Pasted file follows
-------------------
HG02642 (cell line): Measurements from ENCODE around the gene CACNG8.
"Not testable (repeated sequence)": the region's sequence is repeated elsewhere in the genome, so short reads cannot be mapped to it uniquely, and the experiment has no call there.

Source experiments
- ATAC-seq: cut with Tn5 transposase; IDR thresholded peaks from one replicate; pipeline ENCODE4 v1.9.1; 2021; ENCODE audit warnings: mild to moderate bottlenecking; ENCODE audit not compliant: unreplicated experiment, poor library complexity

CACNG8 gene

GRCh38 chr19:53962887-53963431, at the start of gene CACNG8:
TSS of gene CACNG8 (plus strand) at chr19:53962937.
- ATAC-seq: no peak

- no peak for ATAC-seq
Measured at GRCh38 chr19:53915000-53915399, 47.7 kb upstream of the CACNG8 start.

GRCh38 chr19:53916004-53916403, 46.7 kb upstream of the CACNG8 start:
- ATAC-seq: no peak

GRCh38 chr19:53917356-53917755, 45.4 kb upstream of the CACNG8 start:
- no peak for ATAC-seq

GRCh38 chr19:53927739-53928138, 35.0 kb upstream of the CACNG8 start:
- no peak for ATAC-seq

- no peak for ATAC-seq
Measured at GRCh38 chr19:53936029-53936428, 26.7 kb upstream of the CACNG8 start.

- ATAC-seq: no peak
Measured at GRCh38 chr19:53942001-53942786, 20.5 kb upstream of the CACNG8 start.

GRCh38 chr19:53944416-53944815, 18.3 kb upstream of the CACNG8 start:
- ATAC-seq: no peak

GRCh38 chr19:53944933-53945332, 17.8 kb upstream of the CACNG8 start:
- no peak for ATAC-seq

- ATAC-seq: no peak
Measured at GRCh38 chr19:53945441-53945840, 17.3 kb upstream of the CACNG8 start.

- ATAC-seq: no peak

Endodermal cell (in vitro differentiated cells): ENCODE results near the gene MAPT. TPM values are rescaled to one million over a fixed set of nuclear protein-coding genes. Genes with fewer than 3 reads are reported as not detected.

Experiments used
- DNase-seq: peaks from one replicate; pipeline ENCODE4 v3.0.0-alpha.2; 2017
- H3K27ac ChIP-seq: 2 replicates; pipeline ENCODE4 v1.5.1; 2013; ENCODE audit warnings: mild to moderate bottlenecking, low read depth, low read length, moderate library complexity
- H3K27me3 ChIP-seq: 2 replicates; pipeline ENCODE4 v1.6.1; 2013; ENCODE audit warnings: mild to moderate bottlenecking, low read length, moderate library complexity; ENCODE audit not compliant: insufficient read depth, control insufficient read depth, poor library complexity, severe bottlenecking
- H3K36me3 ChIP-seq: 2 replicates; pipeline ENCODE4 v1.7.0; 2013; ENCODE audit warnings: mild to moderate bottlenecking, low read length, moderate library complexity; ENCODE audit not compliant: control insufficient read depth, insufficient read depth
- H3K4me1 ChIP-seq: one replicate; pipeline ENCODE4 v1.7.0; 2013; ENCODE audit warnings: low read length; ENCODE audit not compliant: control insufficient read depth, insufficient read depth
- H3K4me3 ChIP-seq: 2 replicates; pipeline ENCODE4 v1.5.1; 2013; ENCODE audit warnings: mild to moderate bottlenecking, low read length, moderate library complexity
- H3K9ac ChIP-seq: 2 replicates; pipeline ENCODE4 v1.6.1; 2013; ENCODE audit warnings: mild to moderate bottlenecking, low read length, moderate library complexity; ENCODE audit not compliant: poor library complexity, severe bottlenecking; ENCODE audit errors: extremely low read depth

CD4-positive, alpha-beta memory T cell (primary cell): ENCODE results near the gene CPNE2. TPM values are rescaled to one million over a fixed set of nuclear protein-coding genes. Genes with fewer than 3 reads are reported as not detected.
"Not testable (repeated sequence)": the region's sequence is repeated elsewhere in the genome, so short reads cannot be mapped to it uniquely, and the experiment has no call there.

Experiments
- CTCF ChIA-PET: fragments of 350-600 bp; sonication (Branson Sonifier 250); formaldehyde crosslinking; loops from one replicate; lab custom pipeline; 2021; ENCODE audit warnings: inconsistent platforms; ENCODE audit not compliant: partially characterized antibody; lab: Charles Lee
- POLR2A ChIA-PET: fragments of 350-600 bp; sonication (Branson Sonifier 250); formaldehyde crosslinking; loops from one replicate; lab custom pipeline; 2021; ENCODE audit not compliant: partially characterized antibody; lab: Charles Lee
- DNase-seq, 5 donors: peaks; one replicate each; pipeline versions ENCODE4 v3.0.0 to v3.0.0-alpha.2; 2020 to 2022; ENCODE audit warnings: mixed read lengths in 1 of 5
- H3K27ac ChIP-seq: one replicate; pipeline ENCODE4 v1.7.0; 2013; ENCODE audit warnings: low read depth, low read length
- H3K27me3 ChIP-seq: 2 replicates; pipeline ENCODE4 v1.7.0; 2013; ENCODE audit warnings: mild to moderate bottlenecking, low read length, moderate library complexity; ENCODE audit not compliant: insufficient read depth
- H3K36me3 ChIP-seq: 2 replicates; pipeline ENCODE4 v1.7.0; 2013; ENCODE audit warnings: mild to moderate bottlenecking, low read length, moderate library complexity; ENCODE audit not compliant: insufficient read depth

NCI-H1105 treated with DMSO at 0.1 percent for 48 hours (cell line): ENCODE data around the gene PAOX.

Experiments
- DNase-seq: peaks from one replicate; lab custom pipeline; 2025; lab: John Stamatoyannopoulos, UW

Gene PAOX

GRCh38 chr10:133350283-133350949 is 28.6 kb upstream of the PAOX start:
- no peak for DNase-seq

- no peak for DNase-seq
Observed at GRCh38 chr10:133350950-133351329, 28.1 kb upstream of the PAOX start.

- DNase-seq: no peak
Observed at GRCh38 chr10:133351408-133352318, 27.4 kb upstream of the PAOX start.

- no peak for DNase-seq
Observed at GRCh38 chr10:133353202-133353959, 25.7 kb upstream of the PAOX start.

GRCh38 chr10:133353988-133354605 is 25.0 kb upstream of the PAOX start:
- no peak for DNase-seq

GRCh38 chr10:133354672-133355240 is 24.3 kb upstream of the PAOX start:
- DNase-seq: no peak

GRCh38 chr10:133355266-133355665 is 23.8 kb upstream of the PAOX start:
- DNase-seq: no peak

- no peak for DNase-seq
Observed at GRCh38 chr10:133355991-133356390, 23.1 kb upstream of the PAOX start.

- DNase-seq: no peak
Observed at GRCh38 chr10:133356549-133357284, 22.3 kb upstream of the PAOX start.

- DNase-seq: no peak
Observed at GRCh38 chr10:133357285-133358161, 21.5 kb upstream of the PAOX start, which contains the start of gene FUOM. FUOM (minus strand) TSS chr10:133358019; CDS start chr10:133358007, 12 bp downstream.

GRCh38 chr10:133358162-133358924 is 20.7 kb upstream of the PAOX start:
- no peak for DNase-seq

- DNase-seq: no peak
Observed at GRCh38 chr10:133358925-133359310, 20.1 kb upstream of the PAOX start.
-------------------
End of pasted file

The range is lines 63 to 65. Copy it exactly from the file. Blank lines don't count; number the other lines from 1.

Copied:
- DNase-seq: no peak

- no peak for DNase-seq
Observed at GRCh38 chr10:133355991-133356390, 23.1 kb upstream of the PAOX start.